Something different happens to the cursor in various card-puzzles. Its functioning changes, rather than just its look. Sometimes the cursor doesn't seem to work – at least, not as we think it should. A surging wave tosses the cursor to the bottom of the screen – even though our hand hasn't dragged it down. Or the queen's head on a postage stamp blows the cursor so that it tumbles down a steep sand dune. In the same card, the cursor gets swatted away if it comes too close to the spinning propeller of a dirigible. Elsewhere, the cursor doesn't follow the directions of our hand. While you can make the angel-form of the cursor face left by rolling the mouse to the left, when you roll the mouse up the cursor only turns the figure to the right. These changes in the functioning of the cursor convey to us directly, physically, the struggles and frustrations of Sabine and Griffin as they try to understand and make their way through a world where things aren't always as they seem. According to Bizzocchi (2003), the two characters are differentiated according to the way their cursors work (or don't). Sabine's cursor, like herself, is more free – more able to range. Griffin's cursors are markedly more restricted in their movement – and this is in keeping with his uptight personality, as conveyed through his words. And because of the cursor mis-functioning we feel more frustration in relation to his cards.
Our actions with the cursor do various things, then, as we engage with this text. They not only enable us to exercise agency by making the text-machine work to advance the storyline. (This is one way in which we ‘perform' the text.) But by its appearance and functioning the cursor also enables us to know the characters in immediate, embodied and iconic ways. As game-players and fiction-readers we come together with the characters at the very point of the screen where the cursor is. It enhances our enjoyment of not only the game but also the characters as they're produced by these means.
One last example offers a differently radical way of our assembling a character in our minds and on the ‘page'. This is Stuart Moulthrop's Pax (2003), which he calls a ‘textual instrument' for readers to play. (See also Wardrip-Fruin 2003) The situation of the text involves the airport at Dallas, Texas, when the terminal is suddenly closed because of a terrorist scare. Launch Pax and the screen divides into two parts. To the left you'll see a series of animated characters who drift up the screen. As you move your cursor towards any one of them, they become more sharply defined. Click on that character to stop his or her drift, to bring up an image of the face, to open and move his or her eyes. When you engage with a character in these ways, words appear on the right hand part of the screen. When the character is ‘asleep' the text is grey and represents a kind of subconscious ‘verbal buzz' (according to the instructions). When the character is awake, a black text appears, conveying the character's conscious thoughts and feelings. As a player-reader, you can engage characters at random or try to pursue just one through the various phases or thematic movements of the play: ‘Shaken out of time', ‘American flyers', ‘Home land', ‘Evil ones', ‘Falling', and ‘Total information'. Or you can engage two or three characters and see what ‘conversations' they create.
Together, you and the characters create the text during any one performance. It's rather different from a hypertext, in which one segment of text is replaced by the next, and you are taken elsewhere when you click on a link. Think of afternoon with its disjunctions, its broken threads and cul de sacs. When you play Pax , by contrast, when you literally manipulate the characters with your hand and mouse, you and they weave a text together from their words – a text that's new each time you play/read. The characters cooperate with you to create these conjoined responses to that crisis situation. There is a community of kinds being built here; some conversational exchanges sidle up to others, even if other segments slide past or spin off from others. You play the instrument, like a guitar, you weave together the melodies, but the notes (their tones, their quality) are created by the ‘strings' of the characters. It's an intriguing new form of textual collaboration – and one that may seem particularly appropriate for these times.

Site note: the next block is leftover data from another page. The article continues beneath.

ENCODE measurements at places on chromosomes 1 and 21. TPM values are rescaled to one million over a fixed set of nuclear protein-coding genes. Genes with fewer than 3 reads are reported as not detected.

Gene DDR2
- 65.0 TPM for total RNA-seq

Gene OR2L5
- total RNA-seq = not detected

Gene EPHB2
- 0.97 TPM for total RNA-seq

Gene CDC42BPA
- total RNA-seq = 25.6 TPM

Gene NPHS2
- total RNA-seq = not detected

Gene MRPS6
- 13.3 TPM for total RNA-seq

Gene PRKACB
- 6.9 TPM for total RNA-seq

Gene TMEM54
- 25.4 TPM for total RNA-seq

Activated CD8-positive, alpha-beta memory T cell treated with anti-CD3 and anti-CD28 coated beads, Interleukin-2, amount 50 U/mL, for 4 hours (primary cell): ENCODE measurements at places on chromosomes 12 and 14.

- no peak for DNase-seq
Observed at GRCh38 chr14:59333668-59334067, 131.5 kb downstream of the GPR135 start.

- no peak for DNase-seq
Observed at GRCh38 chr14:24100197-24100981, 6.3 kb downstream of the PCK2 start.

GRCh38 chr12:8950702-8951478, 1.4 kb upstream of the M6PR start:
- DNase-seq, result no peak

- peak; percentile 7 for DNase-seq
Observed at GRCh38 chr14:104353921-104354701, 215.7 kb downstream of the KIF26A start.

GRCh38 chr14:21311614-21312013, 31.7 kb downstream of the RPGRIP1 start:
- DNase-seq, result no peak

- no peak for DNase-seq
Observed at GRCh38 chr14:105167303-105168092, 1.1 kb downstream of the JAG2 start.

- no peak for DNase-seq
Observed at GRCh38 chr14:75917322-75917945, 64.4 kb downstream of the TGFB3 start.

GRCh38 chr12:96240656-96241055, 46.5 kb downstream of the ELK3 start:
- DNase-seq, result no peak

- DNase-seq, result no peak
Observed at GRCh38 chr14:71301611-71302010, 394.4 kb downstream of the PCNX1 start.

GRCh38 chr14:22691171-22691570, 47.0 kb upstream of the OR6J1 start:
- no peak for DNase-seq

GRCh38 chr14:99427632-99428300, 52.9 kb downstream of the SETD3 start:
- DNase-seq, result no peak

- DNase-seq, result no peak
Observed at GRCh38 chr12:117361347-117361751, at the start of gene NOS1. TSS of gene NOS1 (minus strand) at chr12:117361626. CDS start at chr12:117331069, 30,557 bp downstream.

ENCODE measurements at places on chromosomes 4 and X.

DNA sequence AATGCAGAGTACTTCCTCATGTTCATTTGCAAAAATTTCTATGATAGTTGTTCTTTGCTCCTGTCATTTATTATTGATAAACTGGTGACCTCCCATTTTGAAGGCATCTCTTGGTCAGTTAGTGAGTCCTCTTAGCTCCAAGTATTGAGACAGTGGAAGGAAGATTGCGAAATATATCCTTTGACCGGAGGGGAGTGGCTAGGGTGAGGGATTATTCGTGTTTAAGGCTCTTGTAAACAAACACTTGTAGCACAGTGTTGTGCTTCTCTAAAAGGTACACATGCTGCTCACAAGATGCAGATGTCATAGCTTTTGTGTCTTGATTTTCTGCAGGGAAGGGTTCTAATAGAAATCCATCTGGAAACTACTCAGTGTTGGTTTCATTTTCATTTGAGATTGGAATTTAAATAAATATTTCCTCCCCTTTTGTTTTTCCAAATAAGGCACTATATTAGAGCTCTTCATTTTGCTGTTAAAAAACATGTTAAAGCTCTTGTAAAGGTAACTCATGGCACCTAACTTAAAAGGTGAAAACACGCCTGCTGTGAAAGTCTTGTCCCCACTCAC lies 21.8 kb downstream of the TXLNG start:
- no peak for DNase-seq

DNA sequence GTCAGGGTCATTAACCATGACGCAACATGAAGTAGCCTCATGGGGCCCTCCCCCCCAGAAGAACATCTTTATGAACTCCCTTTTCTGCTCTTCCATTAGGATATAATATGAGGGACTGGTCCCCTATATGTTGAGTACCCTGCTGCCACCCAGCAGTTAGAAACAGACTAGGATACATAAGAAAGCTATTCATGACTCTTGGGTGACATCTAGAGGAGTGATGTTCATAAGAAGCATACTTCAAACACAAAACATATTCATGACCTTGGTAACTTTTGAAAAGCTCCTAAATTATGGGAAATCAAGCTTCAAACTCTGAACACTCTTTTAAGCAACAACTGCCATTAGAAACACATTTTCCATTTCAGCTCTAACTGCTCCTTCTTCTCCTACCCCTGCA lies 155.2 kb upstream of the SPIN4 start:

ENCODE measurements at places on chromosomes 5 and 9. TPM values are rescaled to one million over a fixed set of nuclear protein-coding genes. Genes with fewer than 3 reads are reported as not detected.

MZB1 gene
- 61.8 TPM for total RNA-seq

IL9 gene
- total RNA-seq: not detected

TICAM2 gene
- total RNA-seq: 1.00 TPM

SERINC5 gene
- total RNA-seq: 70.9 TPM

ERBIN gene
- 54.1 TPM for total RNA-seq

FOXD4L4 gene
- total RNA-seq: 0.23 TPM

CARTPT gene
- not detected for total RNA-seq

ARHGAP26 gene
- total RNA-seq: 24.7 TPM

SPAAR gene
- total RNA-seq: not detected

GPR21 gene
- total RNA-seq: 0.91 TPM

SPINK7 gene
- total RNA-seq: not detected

Touching (on) character
Reading is always an act of embodied imagination. We forget that when we envisage reading as an exclusively mental activity. Characters touch (or affect) us viscerally, and not only when our hearts are racing and our stomachs are churning for the hero in a tight spot in an action movie. Rather, our responses to any characters in any situations are begotten and expressed in our bodies, since these include our brains, the central processing unit of our feelings as well as our thinking (both are involved if we are to carry out either thinking or feeling successfully). When reading a fiction we rehearse in our minds the moves that muscles, nerves and tendons make if we are to act within and on a world. And when we follow the line of vision that's offered by focalisation, we are situated within a perspective, an angle of vision that depends on the position of our embodied eyes.
But now reading can involve newly embodied practices. I hope I've demonstrated through these few examples some of the ways in which the forms of new media texts implicate us as readers, viewers, hearers and players to perform the text and its characters – and to exercise certain forms of agency, according to the shapes (and the shaping) of our desires. As English teachers, curious about all kinds of fictional texts, we'll surely want to understand the new ways in which we can ‘touch' characters, and how characters can touch us. We'll want to know the different pleasures they offer, and know the means by which they've been made in us. And we'll want to explore with our students how such electronic text-machines offer intriguing new resources for representing and engaging with character.